Or at least not since 1997. Gloom and doom has set in around the Longhorn fan base this week, for two reasons it seems to me. One is the "free fall" of our anticipation of excitement from UT. Our questions going into the season for most games were "How much will we win by?" and "How good will we look doing it?" The true thrill of victory would come only from beating the Sooners, Huskers, and Aggies. Now, we are faced with only one question each week: "Will we win?" The other reason is that we have been told for years now that UT recruited great football players, so we are mystified as to why they aren't playing well.
I've been around several different universities and their football teams, including Minnesota, Indiana, Utah State, Syracuse, and Michigan. I think UT fans this year will have a lot more fun and enjoy the season if they take the attitude of fans from the first three of those places rather than the last two. Forget about National Championships and Big 12 titles and Heisman trophies. Revel in the struggle and celebrate every win. Anticipate the suprise of a dominating victory.
At Indiana, for example, no victory is ever taken for granted. When they beat Indiana State 55-7 this past weekend, fans were shocked (even though they probably shouldn't have been). They are fully prepared to have the smile wiped off their face in any game this season. If they beat a good team at home, it feels like Christmas all week. If they beat a good team on the road, it feels like UT-Nebraska did for UT fans last year. If they beat a great team (such as if they had beaten Michigan or Ohio State last year), the pleasure is so thick that fans think, "Bowl game? Ranking? Who cares? I just love that feeling that our boys beat the 'best'."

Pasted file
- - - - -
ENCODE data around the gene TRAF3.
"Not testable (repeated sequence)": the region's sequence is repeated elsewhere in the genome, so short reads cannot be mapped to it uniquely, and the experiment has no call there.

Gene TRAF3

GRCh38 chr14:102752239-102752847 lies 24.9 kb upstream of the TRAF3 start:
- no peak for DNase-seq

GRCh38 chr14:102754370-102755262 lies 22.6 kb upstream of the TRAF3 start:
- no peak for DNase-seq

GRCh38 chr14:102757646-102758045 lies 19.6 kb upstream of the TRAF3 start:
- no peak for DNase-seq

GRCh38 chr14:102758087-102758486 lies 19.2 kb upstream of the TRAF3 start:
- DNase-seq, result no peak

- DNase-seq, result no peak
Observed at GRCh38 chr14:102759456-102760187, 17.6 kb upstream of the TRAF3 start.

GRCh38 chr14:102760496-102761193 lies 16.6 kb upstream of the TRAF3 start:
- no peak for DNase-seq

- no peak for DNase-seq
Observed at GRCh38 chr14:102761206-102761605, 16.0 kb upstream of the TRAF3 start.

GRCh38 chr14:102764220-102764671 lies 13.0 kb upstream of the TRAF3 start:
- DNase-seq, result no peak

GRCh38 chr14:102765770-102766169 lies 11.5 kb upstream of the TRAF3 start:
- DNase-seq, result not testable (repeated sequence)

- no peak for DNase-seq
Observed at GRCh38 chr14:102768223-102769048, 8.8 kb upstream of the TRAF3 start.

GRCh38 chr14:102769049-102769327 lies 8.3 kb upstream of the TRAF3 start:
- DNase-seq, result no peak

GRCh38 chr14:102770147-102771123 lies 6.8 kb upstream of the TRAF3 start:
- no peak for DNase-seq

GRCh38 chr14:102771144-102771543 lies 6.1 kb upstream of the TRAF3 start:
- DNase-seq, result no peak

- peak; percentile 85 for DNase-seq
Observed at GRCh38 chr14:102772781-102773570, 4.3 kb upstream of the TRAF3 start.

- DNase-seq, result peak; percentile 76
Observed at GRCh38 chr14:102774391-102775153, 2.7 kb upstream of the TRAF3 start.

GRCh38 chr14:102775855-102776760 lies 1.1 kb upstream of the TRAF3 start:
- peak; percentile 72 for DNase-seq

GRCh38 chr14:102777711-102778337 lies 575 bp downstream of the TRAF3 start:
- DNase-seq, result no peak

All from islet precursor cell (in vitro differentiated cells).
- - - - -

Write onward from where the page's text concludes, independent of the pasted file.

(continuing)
Contrast that with Michigan, which once went 6-6 and lost to a bunch of skinny guys from BYU in a bowl game in the year after a Rose Bowl trip. I doubt the fans enjoyed one game that year, because every win wasn't by enough points or the team didn't show sufficient domination. Every loss or close win was a reminder of the failures of the coaches and players and the entire season was spent whining and complaining. Where's the fun of watching football when you are waiting for the next screw-up or looking to confirm your suspicions that player X is lousy.
Which leads to the other new (or perhaps deja vu) experience for UT fans, who are wondering, "What's the matter with Greg Davis, Mack Brown, or Duane Akina? Can't they SEE that player Y (Brandon Foster anyone?) sucks?" Or, "Why can't the offensive line beat up anyone? I thought these guys were great recruits?" While surely these questions will run through fans' minds, they are just numbers on the board at the stock market: just a blur of information, fun to track and discuss. At the end of the day, all we really care about is did the "sale get made" (did we win?) and were there some great trades (awesome plays). For those of you lucky enough to see the games in person, you can enjoy the feel of fall air, the sound of a well-kicked football, colors, and sounds that make football great regardless of the score.
As much fun as it is to analyze the Longhorns to death (and I am as guilty as anyone), take a lesson from the fans of the downtrodden (Baylor anyone?) and savor every great play, and every win, and to beat a dead cliche, take'em "one at a time."